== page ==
An article in the New York Times on Memorial Day cautioned people about walking barefoot in the park. It seems there are dangers lurking in the grass. You might get tetanus from stepping on a rusty nail; you might stub your toe on a rock. From wet grass, you could pick up the fungus that causes athlete's foot or the virus that leads to plantar's warts or the bacteria that causes stinky feet. A dermatologist noted, "When you go barefoot, you are exposing yourself beyond what you really need to.” The solution: wear shoes or flip-flops and put down a blanket over the grass. Or, you could just not go outdoors.
When Fred was a boy growing up in Wisconsin, he loved to wander in the woods. He would find a favorite tree and perch for hours taking in the sun, feeling the sway of the branches in the breeze, and letting his mind drift.
Mary Ann and her sister spent many a summer afternoon riding their bikes out into the countryside around their town in South Dakota, stopping to admire the flowers along the roadside or to sit by a stream watching the water ripple over the rocks. In his autobiography Returning, novelist Dan Wakefield captures what we knew as children: "In the fields and woods not far from my house, I felt close to the source and mystery of things."
But many of today's children have little or no direct contact with nature. In Last Child in the Woods: Saving Our Children from Nature-Deficit Disorder (an updated and expanded paperback edition has just been released), journalist and child advocacy expert Richard Louv describes the dire effects of separation from the natural world, including a diminished use of the senses, attention problems, and increased emotional and physical diseases. The author spent ten years traveling around the country talking to parents and children, college students, teachers, scientists, religious leaders, child-development researchers, and environmentalists.
"Nature-deficit disorder" is not a medical condition but a description of the human toll when children are cut off from nature. It seems to us to be a far more serious condition than the skin problems associated with going barefoot in the park.
How did it happen? Louv points to the proliferation of technology; cable TV, video games, home computers, and the Internet have all cut into the time children could have spent outdoors. In one interview a fourth grader in San Diego said: "I like to play indoors 'cause that's where all the outlets are."
Further, Louv notes, the media, schools, families, and the regulatory structures of many neighborhoods have "scared children straight out of the woods and fields." The culture now favors organized sports over unsupervised play in nature. In a 1991 study, researchers found that the radius children were allowed to roam outside their homes decreased to a ninth of what it was 20 years ago.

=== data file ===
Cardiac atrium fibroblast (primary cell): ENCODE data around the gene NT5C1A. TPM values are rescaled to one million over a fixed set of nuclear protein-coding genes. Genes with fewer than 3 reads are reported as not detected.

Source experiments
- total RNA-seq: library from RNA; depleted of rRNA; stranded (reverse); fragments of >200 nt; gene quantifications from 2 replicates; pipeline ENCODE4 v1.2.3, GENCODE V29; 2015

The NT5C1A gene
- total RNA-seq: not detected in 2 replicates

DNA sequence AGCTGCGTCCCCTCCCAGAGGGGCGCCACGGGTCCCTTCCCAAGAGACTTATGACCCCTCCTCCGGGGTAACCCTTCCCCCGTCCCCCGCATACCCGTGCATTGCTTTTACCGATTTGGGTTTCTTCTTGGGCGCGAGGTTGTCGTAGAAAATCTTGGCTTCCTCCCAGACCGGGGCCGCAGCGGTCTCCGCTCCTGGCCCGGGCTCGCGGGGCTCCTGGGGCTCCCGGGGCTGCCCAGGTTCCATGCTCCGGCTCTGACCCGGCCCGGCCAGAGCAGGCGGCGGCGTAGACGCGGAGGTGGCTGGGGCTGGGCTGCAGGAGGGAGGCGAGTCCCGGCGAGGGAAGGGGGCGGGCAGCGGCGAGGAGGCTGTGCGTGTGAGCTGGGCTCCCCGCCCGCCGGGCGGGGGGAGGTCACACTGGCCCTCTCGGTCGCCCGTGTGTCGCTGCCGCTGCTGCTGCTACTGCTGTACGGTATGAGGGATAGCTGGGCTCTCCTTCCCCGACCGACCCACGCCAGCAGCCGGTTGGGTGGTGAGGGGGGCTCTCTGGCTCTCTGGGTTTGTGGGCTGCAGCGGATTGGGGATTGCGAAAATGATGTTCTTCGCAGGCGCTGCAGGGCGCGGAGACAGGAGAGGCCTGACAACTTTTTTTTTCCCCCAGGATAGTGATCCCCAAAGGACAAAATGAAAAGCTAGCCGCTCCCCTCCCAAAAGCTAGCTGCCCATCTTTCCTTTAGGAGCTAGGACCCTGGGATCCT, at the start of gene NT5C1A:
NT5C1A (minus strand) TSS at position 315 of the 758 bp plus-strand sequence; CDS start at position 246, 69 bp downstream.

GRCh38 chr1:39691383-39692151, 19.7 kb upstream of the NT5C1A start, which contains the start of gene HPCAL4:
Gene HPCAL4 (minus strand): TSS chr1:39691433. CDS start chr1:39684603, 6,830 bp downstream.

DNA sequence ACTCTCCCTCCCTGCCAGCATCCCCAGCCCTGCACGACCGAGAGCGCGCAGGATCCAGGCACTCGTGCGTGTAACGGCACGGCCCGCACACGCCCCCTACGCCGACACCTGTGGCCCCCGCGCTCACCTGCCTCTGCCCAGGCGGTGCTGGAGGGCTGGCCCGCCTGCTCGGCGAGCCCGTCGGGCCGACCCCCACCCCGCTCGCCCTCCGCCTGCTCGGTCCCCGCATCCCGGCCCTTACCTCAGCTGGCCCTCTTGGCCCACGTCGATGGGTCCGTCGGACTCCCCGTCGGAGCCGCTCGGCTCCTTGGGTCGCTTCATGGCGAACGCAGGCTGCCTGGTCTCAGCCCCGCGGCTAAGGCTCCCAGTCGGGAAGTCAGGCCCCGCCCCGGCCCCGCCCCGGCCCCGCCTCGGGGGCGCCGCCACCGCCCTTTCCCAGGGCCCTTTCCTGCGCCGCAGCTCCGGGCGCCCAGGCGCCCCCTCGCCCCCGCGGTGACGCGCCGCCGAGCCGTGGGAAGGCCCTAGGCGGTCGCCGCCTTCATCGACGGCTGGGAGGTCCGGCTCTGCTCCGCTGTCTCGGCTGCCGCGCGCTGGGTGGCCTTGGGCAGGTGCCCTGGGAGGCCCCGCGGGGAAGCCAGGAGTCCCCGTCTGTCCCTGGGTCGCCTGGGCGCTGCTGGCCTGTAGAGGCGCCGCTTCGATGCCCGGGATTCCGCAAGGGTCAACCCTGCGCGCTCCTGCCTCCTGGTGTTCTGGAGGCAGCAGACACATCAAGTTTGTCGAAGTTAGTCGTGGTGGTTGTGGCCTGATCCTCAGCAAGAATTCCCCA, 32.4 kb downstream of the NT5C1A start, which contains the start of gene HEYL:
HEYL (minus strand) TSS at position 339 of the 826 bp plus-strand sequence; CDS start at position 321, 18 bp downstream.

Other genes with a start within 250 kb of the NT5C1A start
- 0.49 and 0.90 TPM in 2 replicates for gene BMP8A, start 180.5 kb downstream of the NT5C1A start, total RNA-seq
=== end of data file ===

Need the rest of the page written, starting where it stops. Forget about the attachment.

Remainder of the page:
Summer is fast approaching. Now is the time to go against this cultural trend and give the children in your life (including your inner child) a true experience of nature — and the manifold spiritual messages to be discovered outdoors. In The Sermon of All Creation: Christians on Nature, we find these words from Protestant theologian John Calvin (1509-1564): "The creation is quite like a spacious and splendid house, provided and filled with the most exquisite and at the same time the most abundant furnishings. Everything in it tells us of God." And this is from Paul of the Cross (1694-1775): "Listen to the sermon preached to you by the flowers, the trees, the shrubs, the sky and the whole world. Notice how they preach to you a sermon full of love, of praise to God, and how they invite you to glorify the sublimity of that sovereign Artist who has given them being." In Awake in the Wild, Buddhist Mark Coleman writes, "In nature we can feel a living connection with life all around us. Being outdoors we can taste how we are held and nourished exquisitely by the intricate web of life that is supporting us in every moment, every breath."
Here are three simple practices to combat nature-deficit disorder:
- Make a habit (say, three times a week) of going outdoors to watch the sunrise or the sunset. Reflect upon how the light of God shines in your life.
- Go for a hike in the woods or for a walk in a wooded park. Take your time. Notice the shapes of rocks, the variety of little life on the ground, the birds' songs, the different kinds of bark on the trees, the way moisture collects in certain spots. Bring the experience home with you by drawing something you saw or making up a story with characters you met in the woods.
- Get away from the city lights at night and look up. The summer sky is spectacularly crowded with stars. Imagine how the moon sees our world, an exercise that teaches the unity of all God's creation.
Another way to really get into the spiritual teachings of nature is to take our e-course on Practicing Spirituality in Nature. You'll receive via email 40 days-worth of quotes and practices suggestions to enrich your experiences outdoors any time of year. Find out what prompted Henry David Thoreau to proclaim "My profession is always to be alert, to find God in nature, to know God’s lurking places, to attend to all the oratorios and the operas in nature."
The e-course is available on-demand so you choose your own start date and frequency.